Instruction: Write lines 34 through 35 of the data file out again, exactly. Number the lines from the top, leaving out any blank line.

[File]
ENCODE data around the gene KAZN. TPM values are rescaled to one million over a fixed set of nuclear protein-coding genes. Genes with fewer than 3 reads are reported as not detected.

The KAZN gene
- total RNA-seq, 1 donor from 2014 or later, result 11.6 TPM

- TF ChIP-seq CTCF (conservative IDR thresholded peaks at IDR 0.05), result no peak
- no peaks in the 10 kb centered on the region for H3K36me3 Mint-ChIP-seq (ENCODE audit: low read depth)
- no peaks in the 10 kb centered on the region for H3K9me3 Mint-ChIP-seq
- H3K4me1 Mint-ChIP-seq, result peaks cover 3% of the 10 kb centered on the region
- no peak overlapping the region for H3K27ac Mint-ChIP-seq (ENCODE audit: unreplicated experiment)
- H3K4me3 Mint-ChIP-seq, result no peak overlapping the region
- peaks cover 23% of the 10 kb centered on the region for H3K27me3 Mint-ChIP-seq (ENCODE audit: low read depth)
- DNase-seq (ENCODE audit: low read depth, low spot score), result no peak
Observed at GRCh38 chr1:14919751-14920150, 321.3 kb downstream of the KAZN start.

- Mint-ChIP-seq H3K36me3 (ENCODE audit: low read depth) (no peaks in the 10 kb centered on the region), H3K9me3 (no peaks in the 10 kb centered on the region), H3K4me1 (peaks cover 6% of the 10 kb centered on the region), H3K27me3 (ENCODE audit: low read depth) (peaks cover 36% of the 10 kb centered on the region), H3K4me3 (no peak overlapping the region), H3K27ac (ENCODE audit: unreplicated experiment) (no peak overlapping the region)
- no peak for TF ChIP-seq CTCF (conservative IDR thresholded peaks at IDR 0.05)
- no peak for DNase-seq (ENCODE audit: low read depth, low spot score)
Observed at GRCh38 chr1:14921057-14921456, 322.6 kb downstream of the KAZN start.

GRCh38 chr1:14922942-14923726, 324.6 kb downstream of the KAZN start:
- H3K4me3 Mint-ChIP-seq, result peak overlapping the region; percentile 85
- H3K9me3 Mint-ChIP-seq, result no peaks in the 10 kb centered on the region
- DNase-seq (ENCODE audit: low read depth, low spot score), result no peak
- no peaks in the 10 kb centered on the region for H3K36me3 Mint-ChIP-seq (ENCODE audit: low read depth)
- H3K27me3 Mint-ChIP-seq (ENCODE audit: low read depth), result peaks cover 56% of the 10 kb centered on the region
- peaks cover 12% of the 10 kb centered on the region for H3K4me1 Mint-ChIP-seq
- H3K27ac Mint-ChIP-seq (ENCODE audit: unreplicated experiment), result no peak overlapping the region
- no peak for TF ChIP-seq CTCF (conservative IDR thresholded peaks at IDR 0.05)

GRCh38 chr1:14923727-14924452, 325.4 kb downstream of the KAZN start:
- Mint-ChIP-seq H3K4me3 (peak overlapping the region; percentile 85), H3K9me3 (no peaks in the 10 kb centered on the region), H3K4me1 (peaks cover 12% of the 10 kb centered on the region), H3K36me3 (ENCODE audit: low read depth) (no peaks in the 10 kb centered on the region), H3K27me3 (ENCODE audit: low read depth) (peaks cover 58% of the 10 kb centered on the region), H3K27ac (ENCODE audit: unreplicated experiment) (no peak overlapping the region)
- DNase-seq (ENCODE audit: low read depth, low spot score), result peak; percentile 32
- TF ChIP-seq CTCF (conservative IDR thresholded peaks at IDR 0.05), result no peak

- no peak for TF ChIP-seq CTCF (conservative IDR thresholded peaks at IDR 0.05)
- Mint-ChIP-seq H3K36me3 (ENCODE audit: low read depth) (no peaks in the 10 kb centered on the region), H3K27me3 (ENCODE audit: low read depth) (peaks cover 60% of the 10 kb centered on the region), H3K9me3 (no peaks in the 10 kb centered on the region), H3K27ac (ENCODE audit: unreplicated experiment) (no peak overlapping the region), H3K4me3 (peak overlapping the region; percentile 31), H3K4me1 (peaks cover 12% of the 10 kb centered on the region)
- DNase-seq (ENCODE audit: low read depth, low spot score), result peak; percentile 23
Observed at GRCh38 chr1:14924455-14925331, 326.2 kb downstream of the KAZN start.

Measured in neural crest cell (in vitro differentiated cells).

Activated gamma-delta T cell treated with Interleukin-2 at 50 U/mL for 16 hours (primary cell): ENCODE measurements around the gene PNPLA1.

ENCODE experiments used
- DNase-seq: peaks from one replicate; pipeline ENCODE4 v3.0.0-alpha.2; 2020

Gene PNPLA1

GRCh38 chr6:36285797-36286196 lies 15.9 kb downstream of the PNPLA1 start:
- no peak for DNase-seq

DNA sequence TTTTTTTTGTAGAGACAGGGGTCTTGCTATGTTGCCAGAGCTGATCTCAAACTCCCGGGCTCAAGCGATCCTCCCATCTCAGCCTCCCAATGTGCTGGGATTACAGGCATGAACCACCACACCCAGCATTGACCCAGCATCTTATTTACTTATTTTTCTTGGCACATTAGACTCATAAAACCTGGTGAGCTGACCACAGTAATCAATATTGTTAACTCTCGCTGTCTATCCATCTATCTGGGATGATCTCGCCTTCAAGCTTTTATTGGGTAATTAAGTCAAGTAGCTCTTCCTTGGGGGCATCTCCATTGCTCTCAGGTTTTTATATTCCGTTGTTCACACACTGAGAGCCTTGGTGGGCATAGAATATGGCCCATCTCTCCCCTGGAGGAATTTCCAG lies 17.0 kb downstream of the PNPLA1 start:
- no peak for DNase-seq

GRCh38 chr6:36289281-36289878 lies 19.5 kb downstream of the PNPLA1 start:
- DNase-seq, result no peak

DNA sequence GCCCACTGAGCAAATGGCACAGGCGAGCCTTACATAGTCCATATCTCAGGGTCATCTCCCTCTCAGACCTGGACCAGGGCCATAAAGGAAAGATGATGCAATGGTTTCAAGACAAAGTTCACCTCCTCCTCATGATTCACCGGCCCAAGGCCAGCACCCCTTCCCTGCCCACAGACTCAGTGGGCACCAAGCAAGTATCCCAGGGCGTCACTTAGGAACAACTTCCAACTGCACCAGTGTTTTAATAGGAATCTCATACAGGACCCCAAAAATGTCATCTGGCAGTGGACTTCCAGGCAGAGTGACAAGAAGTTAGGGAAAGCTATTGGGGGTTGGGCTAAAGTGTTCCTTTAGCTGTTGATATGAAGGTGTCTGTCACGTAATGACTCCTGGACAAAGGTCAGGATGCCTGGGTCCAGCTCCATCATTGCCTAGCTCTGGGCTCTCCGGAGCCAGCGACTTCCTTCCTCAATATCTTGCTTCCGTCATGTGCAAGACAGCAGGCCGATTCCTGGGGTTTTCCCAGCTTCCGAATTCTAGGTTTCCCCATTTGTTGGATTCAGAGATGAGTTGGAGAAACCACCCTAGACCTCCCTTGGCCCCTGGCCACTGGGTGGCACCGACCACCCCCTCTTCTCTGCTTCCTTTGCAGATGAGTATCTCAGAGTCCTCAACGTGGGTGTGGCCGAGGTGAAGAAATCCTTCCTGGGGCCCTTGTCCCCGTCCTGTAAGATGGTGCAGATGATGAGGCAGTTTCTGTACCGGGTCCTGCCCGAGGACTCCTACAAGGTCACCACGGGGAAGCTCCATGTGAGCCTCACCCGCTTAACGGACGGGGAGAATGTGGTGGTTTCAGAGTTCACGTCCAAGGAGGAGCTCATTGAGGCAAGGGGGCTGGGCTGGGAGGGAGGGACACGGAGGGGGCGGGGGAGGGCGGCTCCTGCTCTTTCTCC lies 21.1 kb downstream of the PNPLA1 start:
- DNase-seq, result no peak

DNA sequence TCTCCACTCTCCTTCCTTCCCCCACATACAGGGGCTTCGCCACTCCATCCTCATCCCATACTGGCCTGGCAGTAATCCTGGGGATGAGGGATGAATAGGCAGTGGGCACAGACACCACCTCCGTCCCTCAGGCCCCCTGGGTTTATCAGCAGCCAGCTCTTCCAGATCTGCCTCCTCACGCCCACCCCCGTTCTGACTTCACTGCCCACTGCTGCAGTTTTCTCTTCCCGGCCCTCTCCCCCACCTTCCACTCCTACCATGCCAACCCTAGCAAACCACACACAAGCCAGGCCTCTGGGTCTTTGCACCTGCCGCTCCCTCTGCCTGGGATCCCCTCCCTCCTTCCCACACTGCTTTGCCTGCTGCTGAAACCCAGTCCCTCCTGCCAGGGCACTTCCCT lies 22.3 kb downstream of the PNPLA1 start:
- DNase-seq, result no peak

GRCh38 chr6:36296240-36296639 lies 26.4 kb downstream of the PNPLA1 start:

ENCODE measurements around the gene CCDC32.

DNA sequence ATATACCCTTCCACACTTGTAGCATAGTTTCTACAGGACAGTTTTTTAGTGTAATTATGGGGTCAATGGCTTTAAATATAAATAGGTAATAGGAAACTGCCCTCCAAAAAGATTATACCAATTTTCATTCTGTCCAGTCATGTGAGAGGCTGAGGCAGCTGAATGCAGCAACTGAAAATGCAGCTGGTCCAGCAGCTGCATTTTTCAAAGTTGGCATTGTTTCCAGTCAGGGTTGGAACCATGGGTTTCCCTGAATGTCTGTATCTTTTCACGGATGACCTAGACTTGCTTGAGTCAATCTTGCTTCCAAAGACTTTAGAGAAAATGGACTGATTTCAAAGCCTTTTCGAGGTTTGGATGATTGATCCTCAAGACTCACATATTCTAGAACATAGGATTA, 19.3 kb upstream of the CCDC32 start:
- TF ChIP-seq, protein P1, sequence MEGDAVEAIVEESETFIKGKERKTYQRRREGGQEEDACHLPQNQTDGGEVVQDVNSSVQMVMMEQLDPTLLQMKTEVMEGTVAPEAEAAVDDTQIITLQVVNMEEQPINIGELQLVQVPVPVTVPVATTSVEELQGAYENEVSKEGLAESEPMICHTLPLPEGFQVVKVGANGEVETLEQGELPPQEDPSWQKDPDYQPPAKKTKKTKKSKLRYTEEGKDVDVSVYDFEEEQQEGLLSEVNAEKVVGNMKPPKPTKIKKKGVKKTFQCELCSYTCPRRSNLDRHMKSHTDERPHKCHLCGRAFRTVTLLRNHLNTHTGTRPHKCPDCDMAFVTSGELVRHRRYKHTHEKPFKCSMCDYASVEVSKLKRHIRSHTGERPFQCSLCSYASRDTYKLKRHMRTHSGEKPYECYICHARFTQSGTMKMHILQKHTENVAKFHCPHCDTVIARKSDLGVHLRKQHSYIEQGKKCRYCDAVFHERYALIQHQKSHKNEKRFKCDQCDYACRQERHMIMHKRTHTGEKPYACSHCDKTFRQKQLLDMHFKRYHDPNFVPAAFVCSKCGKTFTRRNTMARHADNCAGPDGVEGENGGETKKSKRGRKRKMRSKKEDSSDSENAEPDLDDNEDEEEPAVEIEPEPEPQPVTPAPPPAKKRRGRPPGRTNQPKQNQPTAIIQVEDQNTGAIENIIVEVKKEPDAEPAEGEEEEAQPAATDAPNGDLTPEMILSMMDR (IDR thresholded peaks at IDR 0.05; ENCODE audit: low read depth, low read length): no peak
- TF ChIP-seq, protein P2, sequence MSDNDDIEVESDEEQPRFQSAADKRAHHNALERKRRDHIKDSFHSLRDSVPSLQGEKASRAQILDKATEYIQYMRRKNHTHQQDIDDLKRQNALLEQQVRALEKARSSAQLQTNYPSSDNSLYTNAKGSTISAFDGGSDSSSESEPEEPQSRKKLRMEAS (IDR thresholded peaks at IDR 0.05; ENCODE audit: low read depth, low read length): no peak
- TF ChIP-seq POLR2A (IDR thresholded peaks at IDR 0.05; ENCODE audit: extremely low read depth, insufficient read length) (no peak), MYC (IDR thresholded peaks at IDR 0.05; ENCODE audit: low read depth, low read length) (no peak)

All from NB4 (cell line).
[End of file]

Measured in neural crest cell (in vitro differentiated cells).

Activated gamma-delta T cell treated with Interleukin-2 at 50 U/mL for 16 hours (primary cell): ENCODE measurements around the gene PNPLA1.